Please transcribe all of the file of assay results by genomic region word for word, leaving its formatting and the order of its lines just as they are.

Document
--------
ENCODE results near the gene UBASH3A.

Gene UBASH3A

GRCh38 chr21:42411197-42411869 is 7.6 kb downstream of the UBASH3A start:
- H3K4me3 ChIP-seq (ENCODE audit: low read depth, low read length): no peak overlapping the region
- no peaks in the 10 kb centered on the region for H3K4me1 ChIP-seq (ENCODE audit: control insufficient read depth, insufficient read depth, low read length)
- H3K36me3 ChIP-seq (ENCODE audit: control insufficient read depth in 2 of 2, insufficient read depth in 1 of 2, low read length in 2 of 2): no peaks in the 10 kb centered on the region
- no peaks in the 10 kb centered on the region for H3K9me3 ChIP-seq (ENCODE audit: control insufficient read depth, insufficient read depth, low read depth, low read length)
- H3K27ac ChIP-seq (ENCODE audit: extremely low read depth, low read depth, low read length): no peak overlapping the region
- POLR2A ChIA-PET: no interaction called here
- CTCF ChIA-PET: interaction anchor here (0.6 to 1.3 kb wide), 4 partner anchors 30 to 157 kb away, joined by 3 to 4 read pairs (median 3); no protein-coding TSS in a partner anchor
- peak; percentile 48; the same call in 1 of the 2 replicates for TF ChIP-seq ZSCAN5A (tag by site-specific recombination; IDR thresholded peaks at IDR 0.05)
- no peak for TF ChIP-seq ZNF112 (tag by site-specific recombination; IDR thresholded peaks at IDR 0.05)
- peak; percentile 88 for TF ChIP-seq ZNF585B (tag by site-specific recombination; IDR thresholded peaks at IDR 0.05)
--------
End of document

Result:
ENCODE results near the gene UBASH3A.

Gene UBASH3A

GRCh38 chr21:42411197-42411869 is 7.6 kb downstream of the UBASH3A start:
- H3K4me3 ChIP-seq (ENCODE audit: low read depth, low read length): no peak overlapping the region
- no peaks in the 10 kb centered on the region for H3K4me1 ChIP-seq (ENCODE audit: control insufficient read depth, insufficient read depth, low read length)
- H3K36me3 ChIP-seq (ENCODE audit: control insufficient read depth in 2 of 2, insufficient read depth in 1 of 2, low read length in 2 of 2): no peaks in the 10 kb centered on the region
- no peaks in the 10 kb centered on the region for H3K9me3 ChIP-seq (ENCODE audit: control insufficient read depth, insufficient read depth, low read depth, low read length)
- H3K27ac ChIP-seq (ENCODE audit: extremely low read depth, low read depth, low read length): no peak overlapping the region
- POLR2A ChIA-PET: no interaction called here
- CTCF ChIA-PET: interaction anchor here (0.6 to 1.3 kb wide), 4 partner anchors 30 to 157 kb away, joined by 3 to 4 read pairs (median 3); no protein-coding TSS in a partner anchor
- peak; percentile 48; the same call in 1 of the 2 replicates for TF ChIP-seq ZSCAN5A (tag by site-specific recombination; IDR thresholded peaks at IDR 0.05)
- no peak for TF ChIP-seq ZNF112 (tag by site-specific recombination; IDR thresholded peaks at IDR 0.05)
- peak; percentile 88 for TF ChIP-seq ZNF585B (tag by site-specific recombination; IDR thresholded peaks at IDR 0.05)